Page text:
Monday, August 22, 2016

Watch Area 44 and not Area 51!


Looks like a very interesting piece of brain imaging work by the Martin Sommer team with the main author Nicole Neef here:
Area 44 is a cytoarchitectonically distinct portion of Broca's region. Parallel and overlapping large-scale networks couple with this region thereby orchestrating heterogeneous language, cognitive and motor functions. In the context of stuttering, area 44 frequently comes into focus because structural and physiological irregularities affect developmental trajectories, stuttering severity, persistency, and etiology. A remarkable phenomenon accompanying stuttering is the preserved ability to sing. Speaking and singing are connatural behaviours recruiting largely overlapping brain networks including left and right area 44. Analysing which potential subregions of area 44 are malfunctioning in adults who stutter, and what effectively suppresses stuttering during singing, may provide a better understanding of the coordination and reorganization of large-scale brain networks dedicated to speaking and singing in general. We used fMRI to investigate functionally distinct subregions of area 44 during imagery of speaking and imaginary of humming a melody in 15 dextral males who stutter and 17 matched control participants. Our results are fourfold. First, stuttering was specifically linked to a reduced activation of left posterior-dorsal area 44, a subregion that is involved in speech production, including phonological word processing, pitch processing, working memory processes, sequencing, motor planning, pseudoword learning, and action inhibition. Second, left posterior-area-44-to-parietal functional coupling was deficient in stuttering. Third, despite the preserved ability to sing, males who stutter showed bilaterally a reduced activation of area 44 when imagine humming a melody, suggesting that this fluency-enhancing condition seems to bypass posterior-dorsal area 44 to achieve fluency. Fourth, time courses of the posterior subregions in area 44 showed delayed peak activations in the right hemisphere in both groups, possibly signaling the offset response. Because these offset response-related activations in the right hemisphere were comparably large in males who stutter, our data suggest a hyperactive mechanism to stop speech motor responses and thus possibly reflect a pathomechanism, which, until now, has been neglected. Overall, the current results confirmed a recently described co-activation based parcellation supporting the idea of functionally distinct subregions of left area 44.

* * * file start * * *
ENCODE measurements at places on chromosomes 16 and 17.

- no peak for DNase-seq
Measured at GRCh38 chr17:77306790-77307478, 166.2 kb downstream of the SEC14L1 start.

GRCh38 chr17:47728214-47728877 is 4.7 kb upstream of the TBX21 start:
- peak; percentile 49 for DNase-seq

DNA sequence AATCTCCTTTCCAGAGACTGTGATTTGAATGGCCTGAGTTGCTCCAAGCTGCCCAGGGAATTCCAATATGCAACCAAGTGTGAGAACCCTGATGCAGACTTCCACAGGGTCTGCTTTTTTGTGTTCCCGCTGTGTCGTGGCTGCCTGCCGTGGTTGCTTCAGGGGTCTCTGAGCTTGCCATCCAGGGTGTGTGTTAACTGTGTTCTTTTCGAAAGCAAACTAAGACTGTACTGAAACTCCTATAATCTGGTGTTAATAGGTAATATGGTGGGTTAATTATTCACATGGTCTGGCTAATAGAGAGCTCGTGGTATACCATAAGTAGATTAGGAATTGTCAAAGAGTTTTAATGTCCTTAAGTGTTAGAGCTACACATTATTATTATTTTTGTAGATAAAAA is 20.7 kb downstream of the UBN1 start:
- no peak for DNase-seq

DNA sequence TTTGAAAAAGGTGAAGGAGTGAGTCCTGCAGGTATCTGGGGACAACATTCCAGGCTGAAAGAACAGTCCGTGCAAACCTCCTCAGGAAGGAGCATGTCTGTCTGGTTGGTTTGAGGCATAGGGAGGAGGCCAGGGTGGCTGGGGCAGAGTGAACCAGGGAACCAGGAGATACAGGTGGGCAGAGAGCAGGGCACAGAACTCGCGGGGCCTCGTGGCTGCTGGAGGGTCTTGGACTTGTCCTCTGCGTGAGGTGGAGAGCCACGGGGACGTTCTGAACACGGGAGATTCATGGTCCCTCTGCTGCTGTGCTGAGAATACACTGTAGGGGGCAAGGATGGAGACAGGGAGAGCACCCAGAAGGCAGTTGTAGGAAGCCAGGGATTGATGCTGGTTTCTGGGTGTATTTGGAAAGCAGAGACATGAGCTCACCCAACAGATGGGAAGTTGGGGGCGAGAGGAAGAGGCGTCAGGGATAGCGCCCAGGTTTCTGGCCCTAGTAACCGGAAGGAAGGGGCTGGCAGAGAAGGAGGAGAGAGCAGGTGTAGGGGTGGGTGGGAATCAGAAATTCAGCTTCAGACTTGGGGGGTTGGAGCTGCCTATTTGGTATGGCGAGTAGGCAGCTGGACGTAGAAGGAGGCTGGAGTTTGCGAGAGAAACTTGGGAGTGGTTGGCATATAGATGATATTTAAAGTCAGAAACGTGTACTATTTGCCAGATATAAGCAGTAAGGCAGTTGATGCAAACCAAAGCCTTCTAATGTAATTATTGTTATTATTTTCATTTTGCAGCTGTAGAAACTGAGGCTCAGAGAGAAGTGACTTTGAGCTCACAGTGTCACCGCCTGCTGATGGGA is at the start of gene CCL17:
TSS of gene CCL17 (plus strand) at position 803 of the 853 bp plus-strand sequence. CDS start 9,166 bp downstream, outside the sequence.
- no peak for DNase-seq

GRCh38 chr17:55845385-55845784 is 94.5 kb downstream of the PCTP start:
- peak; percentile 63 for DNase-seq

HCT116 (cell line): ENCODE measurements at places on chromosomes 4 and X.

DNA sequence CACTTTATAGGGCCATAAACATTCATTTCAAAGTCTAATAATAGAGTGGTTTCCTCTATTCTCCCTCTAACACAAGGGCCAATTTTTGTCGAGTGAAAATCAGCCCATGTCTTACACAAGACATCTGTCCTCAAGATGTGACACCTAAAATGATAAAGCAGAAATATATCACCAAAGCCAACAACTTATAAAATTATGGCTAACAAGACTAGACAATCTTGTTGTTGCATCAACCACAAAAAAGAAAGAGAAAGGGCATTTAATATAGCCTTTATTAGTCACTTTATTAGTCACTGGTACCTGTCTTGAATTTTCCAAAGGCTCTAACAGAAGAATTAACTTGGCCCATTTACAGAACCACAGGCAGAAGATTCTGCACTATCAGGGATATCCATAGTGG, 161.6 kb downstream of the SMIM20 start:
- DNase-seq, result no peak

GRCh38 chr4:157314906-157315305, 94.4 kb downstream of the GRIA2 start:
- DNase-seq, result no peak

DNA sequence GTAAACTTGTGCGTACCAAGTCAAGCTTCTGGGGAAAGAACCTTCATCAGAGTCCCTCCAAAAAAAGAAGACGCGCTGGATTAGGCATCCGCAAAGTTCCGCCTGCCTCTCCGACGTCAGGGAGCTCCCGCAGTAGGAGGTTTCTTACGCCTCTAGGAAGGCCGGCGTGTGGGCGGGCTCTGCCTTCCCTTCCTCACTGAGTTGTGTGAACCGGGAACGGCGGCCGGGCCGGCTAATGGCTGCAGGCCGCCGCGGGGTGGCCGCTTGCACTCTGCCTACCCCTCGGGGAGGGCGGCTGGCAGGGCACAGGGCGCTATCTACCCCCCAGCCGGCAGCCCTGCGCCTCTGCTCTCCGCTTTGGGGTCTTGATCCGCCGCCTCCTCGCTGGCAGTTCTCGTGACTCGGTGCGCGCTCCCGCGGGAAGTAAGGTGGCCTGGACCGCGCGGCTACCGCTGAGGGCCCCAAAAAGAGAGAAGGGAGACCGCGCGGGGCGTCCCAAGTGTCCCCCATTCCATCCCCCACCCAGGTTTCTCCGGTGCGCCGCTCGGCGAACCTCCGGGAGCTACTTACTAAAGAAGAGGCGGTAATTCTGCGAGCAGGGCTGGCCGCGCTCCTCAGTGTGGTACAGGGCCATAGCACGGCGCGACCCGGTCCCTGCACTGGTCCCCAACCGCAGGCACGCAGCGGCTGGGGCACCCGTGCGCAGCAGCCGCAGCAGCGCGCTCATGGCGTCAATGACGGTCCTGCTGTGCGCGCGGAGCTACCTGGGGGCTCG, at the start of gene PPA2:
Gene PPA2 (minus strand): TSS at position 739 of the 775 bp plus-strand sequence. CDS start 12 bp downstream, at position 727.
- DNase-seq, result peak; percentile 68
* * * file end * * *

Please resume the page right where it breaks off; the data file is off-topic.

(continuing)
Area 44 seems to be a kind of orchestra conductor, which goes somewhat into recent suggestions (and my belief) that stuttering is a system failure, i.e. that it's not necessarily a single function (in one area) breaking down but the system of different interacting areas as a whole but in this case it's one area that is needed to orchestrate the system. But I have to say that I do not know enough about this topic to make more informed comments.

4 comments:

Torsten Hesse said...

Thank you for pointing to this study, Tom. I overlooked it in PubMed because the word 'stuttering' is not contained in the title.

Myself was a participant of the study. The tasks were counting from one upwards and humming Mozart's Serenade No. 13., both as imagery (internal speech). That was in 2013 – it's astonishing how much time things need.

Robert van de Vorst said...

Interesting. Coincidentally, I was planning for designing a similar kind of experiment: investigating planning stages in speech and singing in PWS; but others were clearly ahead of me!
I didn't read the whole thing yet, but they seemed to have looked only at imaginary speech and humming. This has the obvious advantage that it reduces motion and other physiological artefacts that may likely be present when singing or speaking aloud in a scanner. The downside, nonetheless, is that these results still don't tell us very much. When comparing singing with speech (in stuttering), it may be especially important to control for confounding factors such as rate, linguistic complexity, propositional communication and to compare with other fluency-inducing conditions (choral speech, metronome speech, etc.). Another aspect that they couldn't delve into is real-time auditory-motor coupling and sensorimotor adaptation, which I assume (and has appeared) to be one of the core malfunctioning elements in stuttering. I am also a bit skeptical about their statement of right-hemisphere abnormalities as part of the pathophysiology of stuttering, but I have to read the article more in depth to look at their arguments.

Pascal said...

But even if the activity in area 44 is the culprit: how to influence this specific brain area?

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